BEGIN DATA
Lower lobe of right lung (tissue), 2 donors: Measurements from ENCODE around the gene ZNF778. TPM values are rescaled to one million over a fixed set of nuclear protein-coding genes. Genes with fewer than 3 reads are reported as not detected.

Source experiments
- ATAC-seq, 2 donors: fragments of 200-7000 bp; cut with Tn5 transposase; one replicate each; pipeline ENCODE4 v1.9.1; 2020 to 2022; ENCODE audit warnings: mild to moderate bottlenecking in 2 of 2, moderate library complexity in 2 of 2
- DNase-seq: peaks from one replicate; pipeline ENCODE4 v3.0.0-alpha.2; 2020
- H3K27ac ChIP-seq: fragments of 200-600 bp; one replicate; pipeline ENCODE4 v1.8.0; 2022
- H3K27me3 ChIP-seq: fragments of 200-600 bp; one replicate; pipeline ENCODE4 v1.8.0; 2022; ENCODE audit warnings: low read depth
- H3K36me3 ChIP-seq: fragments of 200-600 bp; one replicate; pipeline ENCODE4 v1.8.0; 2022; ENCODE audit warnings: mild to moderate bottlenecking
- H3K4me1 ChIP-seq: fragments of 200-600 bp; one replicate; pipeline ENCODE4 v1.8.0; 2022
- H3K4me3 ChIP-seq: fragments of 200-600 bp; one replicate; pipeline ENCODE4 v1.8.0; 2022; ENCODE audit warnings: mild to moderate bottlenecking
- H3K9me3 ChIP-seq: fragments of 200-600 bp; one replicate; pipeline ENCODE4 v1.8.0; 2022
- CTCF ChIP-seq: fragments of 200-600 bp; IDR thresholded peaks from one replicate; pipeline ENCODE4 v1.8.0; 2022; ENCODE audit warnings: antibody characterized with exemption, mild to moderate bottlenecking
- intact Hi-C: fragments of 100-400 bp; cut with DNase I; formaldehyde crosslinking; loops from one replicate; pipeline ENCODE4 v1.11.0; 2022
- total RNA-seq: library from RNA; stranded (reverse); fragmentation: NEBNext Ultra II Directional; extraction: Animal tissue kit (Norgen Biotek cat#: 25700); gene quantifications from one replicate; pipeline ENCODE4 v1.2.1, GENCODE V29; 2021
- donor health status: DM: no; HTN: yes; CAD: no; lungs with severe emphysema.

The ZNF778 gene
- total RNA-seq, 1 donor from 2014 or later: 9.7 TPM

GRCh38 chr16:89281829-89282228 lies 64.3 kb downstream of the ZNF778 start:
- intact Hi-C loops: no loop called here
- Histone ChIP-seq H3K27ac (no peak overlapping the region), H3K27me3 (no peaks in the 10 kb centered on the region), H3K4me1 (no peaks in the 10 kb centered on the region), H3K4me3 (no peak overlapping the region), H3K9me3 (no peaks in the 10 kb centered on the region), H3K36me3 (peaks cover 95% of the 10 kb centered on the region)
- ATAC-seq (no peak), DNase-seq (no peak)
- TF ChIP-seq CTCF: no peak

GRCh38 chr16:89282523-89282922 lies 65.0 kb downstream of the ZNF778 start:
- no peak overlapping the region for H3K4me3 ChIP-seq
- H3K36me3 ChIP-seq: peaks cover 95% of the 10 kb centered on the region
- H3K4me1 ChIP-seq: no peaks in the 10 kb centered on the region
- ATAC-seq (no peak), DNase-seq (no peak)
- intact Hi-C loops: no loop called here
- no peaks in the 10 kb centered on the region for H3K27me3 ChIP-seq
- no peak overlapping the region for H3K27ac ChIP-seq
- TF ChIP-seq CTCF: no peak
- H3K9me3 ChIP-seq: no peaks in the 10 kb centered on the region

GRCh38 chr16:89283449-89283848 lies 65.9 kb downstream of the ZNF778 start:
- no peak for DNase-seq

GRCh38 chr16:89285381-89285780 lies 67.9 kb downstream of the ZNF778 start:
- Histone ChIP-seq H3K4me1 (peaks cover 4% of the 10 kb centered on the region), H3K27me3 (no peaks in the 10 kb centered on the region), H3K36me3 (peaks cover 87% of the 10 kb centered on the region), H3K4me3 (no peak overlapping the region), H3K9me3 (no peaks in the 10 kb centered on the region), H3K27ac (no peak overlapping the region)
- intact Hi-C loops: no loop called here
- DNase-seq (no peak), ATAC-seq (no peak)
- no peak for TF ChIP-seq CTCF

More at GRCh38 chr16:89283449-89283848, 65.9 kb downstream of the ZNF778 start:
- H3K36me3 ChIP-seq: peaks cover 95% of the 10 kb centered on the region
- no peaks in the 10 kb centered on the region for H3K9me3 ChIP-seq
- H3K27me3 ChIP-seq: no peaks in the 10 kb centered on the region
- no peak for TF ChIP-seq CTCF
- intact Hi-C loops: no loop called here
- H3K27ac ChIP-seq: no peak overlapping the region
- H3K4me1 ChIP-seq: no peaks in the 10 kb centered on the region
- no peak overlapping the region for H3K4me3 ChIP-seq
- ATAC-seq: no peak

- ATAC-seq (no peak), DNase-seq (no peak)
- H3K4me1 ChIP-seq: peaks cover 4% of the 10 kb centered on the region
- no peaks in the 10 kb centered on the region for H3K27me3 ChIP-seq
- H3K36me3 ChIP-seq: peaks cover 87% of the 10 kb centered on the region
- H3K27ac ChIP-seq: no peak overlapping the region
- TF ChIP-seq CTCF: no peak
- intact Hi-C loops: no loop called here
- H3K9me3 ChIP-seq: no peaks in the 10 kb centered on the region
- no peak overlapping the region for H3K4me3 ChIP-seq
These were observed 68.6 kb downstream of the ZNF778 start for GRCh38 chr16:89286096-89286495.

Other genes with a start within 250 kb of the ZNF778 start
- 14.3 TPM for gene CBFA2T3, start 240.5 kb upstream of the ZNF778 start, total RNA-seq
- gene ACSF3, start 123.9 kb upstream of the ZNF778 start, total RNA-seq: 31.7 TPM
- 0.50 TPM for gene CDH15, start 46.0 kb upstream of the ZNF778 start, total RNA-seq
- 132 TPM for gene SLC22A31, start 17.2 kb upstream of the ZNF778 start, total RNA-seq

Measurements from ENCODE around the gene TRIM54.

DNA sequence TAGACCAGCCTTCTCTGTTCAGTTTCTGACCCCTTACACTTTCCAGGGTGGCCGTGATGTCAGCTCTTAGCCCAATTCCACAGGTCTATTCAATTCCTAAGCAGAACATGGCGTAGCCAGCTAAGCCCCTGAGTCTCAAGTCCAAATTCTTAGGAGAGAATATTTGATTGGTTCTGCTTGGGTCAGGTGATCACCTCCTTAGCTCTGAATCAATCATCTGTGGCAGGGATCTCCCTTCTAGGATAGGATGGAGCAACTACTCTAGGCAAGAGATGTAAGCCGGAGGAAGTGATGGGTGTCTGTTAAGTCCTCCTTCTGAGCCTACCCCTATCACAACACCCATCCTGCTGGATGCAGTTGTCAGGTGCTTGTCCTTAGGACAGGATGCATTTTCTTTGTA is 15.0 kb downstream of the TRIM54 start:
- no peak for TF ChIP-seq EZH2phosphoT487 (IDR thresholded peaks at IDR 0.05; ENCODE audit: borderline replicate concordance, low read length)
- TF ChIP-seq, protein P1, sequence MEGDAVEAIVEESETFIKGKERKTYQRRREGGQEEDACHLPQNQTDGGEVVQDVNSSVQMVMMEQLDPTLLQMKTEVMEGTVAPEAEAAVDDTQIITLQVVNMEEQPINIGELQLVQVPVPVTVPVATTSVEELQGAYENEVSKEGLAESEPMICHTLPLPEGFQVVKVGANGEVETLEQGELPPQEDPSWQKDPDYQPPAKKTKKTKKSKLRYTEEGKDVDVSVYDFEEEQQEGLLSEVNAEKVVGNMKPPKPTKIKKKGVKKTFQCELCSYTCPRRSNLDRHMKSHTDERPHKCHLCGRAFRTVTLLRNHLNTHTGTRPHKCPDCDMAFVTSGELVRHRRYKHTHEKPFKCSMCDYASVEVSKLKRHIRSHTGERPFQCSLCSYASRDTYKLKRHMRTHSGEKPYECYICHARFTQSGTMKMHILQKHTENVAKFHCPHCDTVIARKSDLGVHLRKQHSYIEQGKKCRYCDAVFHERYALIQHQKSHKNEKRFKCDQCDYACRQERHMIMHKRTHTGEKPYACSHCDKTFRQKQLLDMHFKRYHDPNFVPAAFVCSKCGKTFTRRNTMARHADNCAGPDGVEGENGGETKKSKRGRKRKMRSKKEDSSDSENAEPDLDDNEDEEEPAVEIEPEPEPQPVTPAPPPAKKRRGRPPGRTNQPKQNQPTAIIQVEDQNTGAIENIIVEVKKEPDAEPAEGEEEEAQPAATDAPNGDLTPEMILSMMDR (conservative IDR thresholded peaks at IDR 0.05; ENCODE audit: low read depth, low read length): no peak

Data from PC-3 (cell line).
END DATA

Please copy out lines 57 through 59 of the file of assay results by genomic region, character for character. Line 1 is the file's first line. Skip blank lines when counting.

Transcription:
- no peak overlapping the region for H3K4me3 ChIP-seq
These were observed 68.6 kb downstream of the ZNF778 start for GRCh38 chr16:89286096-89286495.

Other genes with a start within 250 kb of the ZNF778 start